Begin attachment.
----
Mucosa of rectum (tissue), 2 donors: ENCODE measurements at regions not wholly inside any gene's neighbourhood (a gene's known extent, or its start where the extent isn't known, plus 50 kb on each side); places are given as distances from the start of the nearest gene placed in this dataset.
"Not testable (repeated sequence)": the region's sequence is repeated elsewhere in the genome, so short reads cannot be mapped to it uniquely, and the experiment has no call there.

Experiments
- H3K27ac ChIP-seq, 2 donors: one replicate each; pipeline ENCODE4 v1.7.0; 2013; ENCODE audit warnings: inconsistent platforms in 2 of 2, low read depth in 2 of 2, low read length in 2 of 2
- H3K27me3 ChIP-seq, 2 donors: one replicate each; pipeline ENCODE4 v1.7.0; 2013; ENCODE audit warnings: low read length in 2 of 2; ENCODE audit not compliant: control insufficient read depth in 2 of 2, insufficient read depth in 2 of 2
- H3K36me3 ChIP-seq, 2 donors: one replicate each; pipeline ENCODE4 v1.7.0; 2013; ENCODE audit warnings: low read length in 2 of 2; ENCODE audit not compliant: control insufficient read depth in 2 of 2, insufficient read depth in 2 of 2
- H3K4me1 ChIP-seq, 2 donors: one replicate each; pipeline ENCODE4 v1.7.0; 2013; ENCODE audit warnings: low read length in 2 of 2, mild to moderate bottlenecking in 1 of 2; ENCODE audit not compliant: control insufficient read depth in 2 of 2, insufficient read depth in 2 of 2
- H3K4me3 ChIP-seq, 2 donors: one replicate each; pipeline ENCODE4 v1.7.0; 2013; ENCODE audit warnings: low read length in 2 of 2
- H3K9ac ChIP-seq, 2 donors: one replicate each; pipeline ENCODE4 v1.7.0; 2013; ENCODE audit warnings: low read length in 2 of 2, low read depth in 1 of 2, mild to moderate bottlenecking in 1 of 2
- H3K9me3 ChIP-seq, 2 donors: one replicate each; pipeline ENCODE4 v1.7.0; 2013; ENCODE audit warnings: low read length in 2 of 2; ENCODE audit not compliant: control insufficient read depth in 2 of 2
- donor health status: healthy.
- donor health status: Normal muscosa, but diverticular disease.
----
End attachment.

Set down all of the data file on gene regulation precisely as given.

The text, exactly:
Mucosa of rectum (tissue), 2 donors: ENCODE measurements at regions not wholly inside any gene's neighbourhood (a gene's known extent, or its start where the extent isn't known, plus 50 kb on each side); places are given as distances from the start of the nearest gene placed in this dataset.
"Not testable (repeated sequence)": the region's sequence is repeated elsewhere in the genome, so short reads cannot be mapped to it uniquely, and the experiment has no call there.

Experiments
- H3K27ac ChIP-seq, 2 donors: one replicate each; pipeline ENCODE4 v1.7.0; 2013; ENCODE audit warnings: inconsistent platforms in 2 of 2, low read depth in 2 of 2, low read length in 2 of 2
- H3K27me3 ChIP-seq, 2 donors: one replicate each; pipeline ENCODE4 v1.7.0; 2013; ENCODE audit warnings: low read length in 2 of 2; ENCODE audit not compliant: control insufficient read depth in 2 of 2, insufficient read depth in 2 of 2
- H3K36me3 ChIP-seq, 2 donors: one replicate each; pipeline ENCODE4 v1.7.0; 2013; ENCODE audit warnings: low read length in 2 of 2; ENCODE audit not compliant: control insufficient read depth in 2 of 2, insufficient read depth in 2 of 2
- H3K4me1 ChIP-seq, 2 donors: one replicate each; pipeline ENCODE4 v1.7.0; 2013; ENCODE audit warnings: low read length in 2 of 2, mild to moderate bottlenecking in 1 of 2; ENCODE audit not compliant: control insufficient read depth in 2 of 2, insufficient read depth in 2 of 2
- H3K4me3 ChIP-seq, 2 donors: one replicate each; pipeline ENCODE4 v1.7.0; 2013; ENCODE audit warnings: low read length in 2 of 2
- H3K9ac ChIP-seq, 2 donors: one replicate each; pipeline ENCODE4 v1.7.0; 2013; ENCODE audit warnings: low read length in 2 of 2, low read depth in 1 of 2, mild to moderate bottlenecking in 1 of 2
- H3K9me3 ChIP-seq, 2 donors: one replicate each; pipeline ENCODE4 v1.7.0; 2013; ENCODE audit warnings: low read length in 2 of 2; ENCODE audit not compliant: control insufficient read depth in 2 of 2
- donor health status: healthy.
- donor health status: Normal muscosa, but diverticular disease.